IntroductionBIOSTAR K8T800 and nForce 150 REVIEW
The Athlon 64 Clawhammer CPU, of which the 3200+ model is currently the lone ranger, is an altogether CPU from almost every angle. It's damn fast with present 32-bit applications, thanks in no small part to a large L2 cache and low-latency, on-die memory controller. It also promises to be futureproof CPU with the ability to run 64-bit code as and when OS' and applications begin to filter through.
Our initial look at two rival chipsets, located here, found that both VIA and NVIDIA knew how to maximise the talents of the hybrid CPU. Both the nForce3 150 and VIA K8T800 proved stable, fast and attractive. We surmised that the K8T800, with its greater degree of on-chip feature integration, was probably the one we'd opt for initially. Our one concern was the inability to manually define RAM latency timings as both EPoX and Shuttle, the providers of the respective boards, decided to focus on stability above all else.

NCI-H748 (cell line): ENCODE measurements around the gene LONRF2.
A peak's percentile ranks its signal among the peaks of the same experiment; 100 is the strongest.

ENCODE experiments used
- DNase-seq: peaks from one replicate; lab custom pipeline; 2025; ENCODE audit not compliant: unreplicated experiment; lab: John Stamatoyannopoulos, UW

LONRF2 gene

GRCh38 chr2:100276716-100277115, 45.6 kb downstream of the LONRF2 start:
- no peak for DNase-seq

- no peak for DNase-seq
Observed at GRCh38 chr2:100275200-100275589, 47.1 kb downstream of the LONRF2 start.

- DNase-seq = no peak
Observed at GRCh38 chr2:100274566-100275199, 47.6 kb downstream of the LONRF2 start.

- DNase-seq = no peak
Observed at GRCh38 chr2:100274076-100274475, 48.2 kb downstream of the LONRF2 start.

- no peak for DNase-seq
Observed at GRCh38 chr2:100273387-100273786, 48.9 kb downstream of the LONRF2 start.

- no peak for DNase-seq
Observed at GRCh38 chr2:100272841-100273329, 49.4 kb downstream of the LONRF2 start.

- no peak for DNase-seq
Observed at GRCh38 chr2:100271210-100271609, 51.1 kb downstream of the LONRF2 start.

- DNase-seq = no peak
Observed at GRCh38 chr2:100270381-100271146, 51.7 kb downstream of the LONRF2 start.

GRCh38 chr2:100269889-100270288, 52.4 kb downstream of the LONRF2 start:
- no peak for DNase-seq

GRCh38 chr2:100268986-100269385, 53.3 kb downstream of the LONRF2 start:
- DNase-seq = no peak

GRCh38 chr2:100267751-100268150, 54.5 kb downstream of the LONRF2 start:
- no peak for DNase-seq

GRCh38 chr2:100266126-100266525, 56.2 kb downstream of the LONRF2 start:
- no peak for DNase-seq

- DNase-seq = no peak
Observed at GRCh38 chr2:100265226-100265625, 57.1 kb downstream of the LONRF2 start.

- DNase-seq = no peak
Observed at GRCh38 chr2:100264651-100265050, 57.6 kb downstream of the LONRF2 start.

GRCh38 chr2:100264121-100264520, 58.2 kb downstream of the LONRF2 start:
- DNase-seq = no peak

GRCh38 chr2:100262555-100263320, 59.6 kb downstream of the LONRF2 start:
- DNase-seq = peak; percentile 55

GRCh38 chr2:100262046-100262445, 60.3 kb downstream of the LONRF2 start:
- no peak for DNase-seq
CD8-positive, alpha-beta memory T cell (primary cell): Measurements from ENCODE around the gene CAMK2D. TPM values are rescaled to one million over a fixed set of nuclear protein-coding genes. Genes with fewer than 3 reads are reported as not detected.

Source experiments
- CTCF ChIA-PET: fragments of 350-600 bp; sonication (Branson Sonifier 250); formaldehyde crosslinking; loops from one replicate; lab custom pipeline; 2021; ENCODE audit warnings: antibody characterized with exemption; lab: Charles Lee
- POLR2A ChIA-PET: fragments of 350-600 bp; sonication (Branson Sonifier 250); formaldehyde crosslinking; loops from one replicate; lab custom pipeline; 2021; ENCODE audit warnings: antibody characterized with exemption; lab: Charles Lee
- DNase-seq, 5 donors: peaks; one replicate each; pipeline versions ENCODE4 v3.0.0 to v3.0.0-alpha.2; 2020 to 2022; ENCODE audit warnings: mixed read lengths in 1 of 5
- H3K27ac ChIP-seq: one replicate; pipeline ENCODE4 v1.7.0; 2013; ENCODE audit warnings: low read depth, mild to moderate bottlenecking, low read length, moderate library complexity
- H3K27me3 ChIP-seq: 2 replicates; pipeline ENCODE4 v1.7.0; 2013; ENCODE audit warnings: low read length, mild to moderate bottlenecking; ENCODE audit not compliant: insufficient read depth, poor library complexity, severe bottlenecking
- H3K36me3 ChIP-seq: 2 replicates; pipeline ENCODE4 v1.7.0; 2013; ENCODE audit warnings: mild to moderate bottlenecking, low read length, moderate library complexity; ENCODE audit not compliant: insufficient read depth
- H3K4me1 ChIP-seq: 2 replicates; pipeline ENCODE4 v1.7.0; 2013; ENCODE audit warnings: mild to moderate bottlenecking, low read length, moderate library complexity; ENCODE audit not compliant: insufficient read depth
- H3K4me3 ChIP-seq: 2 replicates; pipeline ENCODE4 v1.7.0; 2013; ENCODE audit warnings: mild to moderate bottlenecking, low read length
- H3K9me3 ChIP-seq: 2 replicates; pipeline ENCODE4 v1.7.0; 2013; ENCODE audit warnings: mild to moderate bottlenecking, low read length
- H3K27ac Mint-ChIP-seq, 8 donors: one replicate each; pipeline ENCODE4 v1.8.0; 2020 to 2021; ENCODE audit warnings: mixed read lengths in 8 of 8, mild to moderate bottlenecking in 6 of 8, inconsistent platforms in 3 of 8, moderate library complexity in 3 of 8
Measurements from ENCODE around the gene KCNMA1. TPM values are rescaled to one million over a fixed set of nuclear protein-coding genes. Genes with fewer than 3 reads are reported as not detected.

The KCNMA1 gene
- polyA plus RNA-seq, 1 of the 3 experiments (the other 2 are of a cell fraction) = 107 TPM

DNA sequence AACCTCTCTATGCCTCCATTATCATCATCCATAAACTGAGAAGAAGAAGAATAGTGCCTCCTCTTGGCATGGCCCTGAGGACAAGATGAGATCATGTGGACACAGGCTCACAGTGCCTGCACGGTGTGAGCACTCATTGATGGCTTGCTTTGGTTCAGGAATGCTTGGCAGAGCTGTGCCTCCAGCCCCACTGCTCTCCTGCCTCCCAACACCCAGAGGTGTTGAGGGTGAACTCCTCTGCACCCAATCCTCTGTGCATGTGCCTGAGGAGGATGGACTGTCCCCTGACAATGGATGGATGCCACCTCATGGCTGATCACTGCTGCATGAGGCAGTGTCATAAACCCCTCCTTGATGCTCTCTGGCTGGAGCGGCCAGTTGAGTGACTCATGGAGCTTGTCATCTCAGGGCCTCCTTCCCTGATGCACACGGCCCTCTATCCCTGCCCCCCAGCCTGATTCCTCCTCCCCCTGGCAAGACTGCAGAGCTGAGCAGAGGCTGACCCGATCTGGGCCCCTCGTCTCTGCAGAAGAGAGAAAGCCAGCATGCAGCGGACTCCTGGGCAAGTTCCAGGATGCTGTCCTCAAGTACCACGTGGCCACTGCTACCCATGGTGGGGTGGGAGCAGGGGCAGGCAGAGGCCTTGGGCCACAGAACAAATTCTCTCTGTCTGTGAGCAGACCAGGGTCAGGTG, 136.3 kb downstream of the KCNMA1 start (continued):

We were keen to test both motherboards with our usual low-latency approach. The already impressive benchmarks derived from the Athlon 64 3200+ would be further enhanced. Biostar seemed to oblige with retail models of both the VIA K8T800 and NVIDIA nForce3 150 chipsets, models which featured an unlocked memory timing section. It also makes sense to compare rival chipsets from a single manufacturer, for it should apply its engineering skills in equal measure for both chipset parties. Is the K8T800 still ahead of the nF3 150 ?. Let's find out.